All of this had its origin in the old junk mail days. A direct mail letter claiming to be from, say, the Nigerian National Petroleum Corporation, would arrive from Nigeria, and it would offer maybe $6 million for allowing the sender to temporarily deposit $20 million in the recipient’s bank account. All they needed was the bank account number and some letterhead.
This business was lampooned on late-night TV and became part of folklore. But it evolved into a criminal enterprise of a complexity that could not be imagined in 1990. By 2010, these scams were being sent by email, in the tens of millions, not only from Nigeria but from other countries in the region.
The so-called threat actors hacked into company systems, laundered money and committed other crimes.
There was one difference with the old days: some of the perpetrators were caught. In 2019, for example, a 252-count indictment was issued against 80 defendants, most of them Nigerian nationals.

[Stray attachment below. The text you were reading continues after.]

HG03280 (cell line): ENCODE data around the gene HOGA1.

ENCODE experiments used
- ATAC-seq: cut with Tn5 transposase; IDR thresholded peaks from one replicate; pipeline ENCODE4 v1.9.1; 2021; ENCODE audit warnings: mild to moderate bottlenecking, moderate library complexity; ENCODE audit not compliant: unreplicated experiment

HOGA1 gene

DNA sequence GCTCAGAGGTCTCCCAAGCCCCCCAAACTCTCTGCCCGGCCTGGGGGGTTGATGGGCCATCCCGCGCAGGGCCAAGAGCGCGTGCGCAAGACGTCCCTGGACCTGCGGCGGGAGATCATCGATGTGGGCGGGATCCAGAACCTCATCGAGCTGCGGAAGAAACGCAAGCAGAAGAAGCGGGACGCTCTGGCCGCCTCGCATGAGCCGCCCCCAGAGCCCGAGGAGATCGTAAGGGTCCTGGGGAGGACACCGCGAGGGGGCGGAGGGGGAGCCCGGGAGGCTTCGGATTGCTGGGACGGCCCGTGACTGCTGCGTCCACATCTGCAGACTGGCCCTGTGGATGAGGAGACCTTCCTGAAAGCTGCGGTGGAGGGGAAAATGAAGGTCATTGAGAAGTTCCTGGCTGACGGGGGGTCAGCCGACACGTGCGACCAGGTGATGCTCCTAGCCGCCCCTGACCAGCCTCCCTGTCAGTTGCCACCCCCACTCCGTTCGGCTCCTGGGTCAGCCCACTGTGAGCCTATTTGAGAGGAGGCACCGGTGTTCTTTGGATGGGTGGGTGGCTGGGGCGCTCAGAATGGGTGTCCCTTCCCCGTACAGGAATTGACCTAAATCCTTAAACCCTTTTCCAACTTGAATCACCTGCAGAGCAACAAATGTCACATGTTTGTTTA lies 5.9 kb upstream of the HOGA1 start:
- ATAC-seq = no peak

The lead defendants, both residing in the Los Angles area, were Valentine Iro and Chukwudi Christogunus Igbokwe, Iro and Igbokwe, Nigerian citizens, processed payments and laundered money in return for a cut off the top, the indictment alleged. Of course, most of the remaining defendants were in Nigeria.
In one case, a small-time player named Michael Neu, age 67, of Slidell, Louisiana, was arrested and charged with 269 counts of wire fraud and money laundering.
Meanwhile, Ralsky, age 64, entered prison—he’d been there before. He did his time in Morgantown, a minimum security facility in West Virginia, also known as Club Fed. Despite his cooperation with the government, he was unrepentant.
“In 2006, 2007 and 2008, we were mailing – in the inbox—400 million a night,” he said in a bizarre video with a guy he’d mentored in jail—Rodney Burton, now known as Bitcoin Rodney. “And will never be repeated. That’s because the standards have changed…the methods that we used were used, you just can’t do it anymore. But if you do it right, email is king. Email will make you ready in the long run.”
If any of Ralskys utterances are remembered, though, it will be one he made before that. Anti-spam activists obtained his address and put it on numerous mailing lists. And the man who had send hundreds of million emails a day, oblivious to the annoyance factor or the harm being done, perhaps spoke for all consumers from the Colonial era to the present, when he whined, “They’ve signed me up for every advertising campaign and mailing list there is. These people are out of their minds. They’re harassing me.”